The autism specialist came into the classroom to explain my son’s differences to his peers. We’re hoping they will support him as he practices the social skills that he is learning in the resource room three times per week. The classroom teacher makes special accommodation for him to help him to be more successful, and the special education teacher and the speech and language pathologist consult with his teacher upon request.
In spite of all of these efforts, it begins to feels as if we are living from crisis to crisis with a child who wants so badly to fit it, but is unable to. He continually finds himself the victim of bullying, and other well-intentioned children are afraid to play with him for fear they will experience this level of rejection too.
Disciplinary action is followed by more peer training, an instructional assistant on the playground, a play plan for my son before every break time, and more social skills training.
Still, it seems that we continue to have communication breakdown after communication breakdown. Emails between parents, the special education teacher, the school principal and the classroom teacher go back at forth as we all work tirelessly to make inclusion work for my son.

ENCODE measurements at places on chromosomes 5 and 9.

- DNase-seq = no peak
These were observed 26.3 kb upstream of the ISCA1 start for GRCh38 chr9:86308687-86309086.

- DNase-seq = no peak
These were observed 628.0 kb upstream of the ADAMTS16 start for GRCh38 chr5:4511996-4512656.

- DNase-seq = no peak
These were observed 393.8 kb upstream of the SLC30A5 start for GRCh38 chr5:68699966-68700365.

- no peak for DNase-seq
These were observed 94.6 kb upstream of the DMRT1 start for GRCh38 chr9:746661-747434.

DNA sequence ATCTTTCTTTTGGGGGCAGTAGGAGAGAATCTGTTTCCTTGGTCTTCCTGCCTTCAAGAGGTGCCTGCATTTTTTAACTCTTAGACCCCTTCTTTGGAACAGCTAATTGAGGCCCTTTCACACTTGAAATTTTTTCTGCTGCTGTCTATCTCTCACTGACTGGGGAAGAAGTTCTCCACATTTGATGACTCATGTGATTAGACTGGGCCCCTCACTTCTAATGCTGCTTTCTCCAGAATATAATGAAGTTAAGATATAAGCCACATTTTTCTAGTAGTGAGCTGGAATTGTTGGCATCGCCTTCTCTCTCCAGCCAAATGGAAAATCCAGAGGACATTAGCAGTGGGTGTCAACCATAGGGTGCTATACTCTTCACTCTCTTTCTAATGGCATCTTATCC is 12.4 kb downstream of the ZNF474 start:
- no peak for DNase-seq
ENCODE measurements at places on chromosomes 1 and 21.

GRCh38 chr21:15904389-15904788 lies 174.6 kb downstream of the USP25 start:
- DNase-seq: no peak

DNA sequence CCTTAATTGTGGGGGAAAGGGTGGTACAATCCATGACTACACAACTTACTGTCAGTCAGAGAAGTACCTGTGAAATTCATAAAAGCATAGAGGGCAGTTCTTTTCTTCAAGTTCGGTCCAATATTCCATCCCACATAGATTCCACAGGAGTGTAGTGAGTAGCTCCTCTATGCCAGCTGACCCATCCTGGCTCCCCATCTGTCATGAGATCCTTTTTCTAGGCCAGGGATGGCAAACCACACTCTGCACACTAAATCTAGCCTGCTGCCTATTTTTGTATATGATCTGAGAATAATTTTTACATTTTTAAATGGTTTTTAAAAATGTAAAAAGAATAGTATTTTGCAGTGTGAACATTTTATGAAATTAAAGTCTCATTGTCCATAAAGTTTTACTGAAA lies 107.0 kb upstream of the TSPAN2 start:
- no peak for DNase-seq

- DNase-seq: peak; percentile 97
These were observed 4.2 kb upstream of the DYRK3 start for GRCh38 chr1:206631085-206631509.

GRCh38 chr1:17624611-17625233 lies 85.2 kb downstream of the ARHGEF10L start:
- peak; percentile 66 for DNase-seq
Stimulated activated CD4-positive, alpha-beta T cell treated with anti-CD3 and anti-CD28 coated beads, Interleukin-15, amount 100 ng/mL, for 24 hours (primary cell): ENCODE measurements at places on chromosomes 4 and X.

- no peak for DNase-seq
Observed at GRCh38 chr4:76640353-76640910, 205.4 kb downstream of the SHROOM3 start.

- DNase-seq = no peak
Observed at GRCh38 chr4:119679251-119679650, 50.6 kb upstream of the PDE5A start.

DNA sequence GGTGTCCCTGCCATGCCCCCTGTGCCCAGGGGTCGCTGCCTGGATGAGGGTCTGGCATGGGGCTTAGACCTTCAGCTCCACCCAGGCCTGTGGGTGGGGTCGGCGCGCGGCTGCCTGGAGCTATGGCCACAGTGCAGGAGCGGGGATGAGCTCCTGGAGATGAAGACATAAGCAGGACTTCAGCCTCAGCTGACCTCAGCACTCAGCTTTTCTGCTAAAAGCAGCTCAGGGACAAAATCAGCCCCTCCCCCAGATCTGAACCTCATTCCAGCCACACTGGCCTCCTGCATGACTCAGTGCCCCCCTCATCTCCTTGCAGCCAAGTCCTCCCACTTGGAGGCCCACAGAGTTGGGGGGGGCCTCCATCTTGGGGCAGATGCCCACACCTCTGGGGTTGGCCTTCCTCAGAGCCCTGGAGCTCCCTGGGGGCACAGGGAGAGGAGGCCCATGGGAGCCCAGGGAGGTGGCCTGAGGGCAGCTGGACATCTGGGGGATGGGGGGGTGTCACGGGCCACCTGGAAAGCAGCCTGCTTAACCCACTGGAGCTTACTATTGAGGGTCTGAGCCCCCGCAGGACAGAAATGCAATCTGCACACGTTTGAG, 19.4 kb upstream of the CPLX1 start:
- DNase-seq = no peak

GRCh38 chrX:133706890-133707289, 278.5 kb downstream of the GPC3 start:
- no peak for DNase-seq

The principal is a seasoned veteran, and he is skeptical that we can create a truly safe social environment. Hundreds of social interactions every day: in the classroom, in the hall, in the bathroom, on the playground…it is impossible to be there for every one!
Recently, the special education teacher created a circle of friends for my son that seems to be helping with the loneliness and is creating a more kind social climate. Six of his peers have agreed to support him by partnering with him in class and including him in their play on the playground. I express my skepticism that it will continue to work, and the principal agrees with me.